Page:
Antigenic Landscape Analysis of Individuals Vaccinated with a Universal Influenza Virus Vaccine Candidate Reveals Induction of Cross-Subtype Immunity

Philip Meade, Shirin Strohmeier, Maria Carolina Bermúdez-González, Adolfo García-Sastre, Peter Palese, Viviana Simon, Florian Krammer

Research output: Contribution to journalArticlepeer-review


Current influenza virus vaccines have to be closely matched to circulating strains to provide good protection, and antigenic drift and emerging pandemic influenza virus strains present a difficult challenge for them. Universal influenza virus vaccines, including chimeric hemagglutinin (cHA)-based constructs that target the conserved stalk domain of hemagglutinin, are in clinical development. Due to the conservation of the stalk domain, antibodies directed to it show broad binding profiles, usually within group 1 and group 2 influenza A or influenza B virus phylogenies. However, determining the binding breadth of these antibodies with commonly used immunological methods can be challenging. Here, we analyzed serum samples from a phase I clinical trial (CVIA057, NCT03300050) using an influenza virus protein microarray (IVPM). The IVPM technology allowed us to assess immune responses not only to a large number of group 1 hemagglutinins but also group 2 and influenza B virus hemagglutinins. In CVIA057, different vaccine modalities, including a live attenuated influenza virus vaccine and inactivated influenza virus vaccines with or without adjuvant, all in the context of cHA constructs, were tested. We found that vaccination with adjuvanted, inactivated vaccines induced a very broad antibody response covering group 1 hemagglutinins, with limited induction of antibodies to group 2 hemagglutinins. Our data show that cHA constructs do indeed induce very broad immune responses and that the IVPM technology is a useful tool to measure this breadth that broadly protective or universal influenza virus vaccines aim to induce. IMPORTANCE The development of a universal influenza virus vaccine that protects against seasonal drifted, zoonotic, or emerging pandemic influenza viruses would be an extremely useful public health tool. Here, we test a technology designed to measure the breadth of antibody responses induced by this new class of vaccines.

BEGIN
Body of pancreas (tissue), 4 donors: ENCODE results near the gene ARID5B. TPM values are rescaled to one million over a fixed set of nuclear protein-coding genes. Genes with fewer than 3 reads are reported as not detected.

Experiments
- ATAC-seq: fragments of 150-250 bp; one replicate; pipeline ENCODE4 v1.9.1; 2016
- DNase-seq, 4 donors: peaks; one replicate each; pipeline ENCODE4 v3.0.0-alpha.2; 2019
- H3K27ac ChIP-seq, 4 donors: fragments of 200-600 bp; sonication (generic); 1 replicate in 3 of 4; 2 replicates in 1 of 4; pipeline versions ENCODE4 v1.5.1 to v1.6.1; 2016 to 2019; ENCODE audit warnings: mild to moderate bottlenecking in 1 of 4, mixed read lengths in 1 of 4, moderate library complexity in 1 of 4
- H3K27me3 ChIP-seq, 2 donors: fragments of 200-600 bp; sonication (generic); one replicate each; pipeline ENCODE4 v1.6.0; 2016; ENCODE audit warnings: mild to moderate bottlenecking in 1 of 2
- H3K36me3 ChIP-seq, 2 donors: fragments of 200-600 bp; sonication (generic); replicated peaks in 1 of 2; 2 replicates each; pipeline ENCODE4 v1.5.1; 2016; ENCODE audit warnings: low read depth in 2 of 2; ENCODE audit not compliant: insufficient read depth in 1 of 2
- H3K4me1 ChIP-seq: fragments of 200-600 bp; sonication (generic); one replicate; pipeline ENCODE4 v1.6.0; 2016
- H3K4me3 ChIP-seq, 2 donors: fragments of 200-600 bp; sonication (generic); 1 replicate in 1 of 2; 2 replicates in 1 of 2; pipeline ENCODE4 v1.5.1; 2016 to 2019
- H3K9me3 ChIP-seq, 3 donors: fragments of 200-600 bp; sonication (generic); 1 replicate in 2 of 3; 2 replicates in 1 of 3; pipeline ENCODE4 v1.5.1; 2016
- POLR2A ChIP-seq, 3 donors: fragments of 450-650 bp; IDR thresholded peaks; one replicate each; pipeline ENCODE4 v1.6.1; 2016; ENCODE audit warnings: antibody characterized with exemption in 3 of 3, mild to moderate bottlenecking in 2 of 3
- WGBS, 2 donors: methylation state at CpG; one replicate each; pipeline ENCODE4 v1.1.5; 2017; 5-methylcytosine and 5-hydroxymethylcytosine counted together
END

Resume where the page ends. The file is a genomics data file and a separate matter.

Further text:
Original languageEnglish
JournalJournal of Virology
Issue number1
StatePublished - Jan 2023


  • hemagglutinin
  • influenza
  • microarray
  • stalk
  • universal influenza virus vaccine


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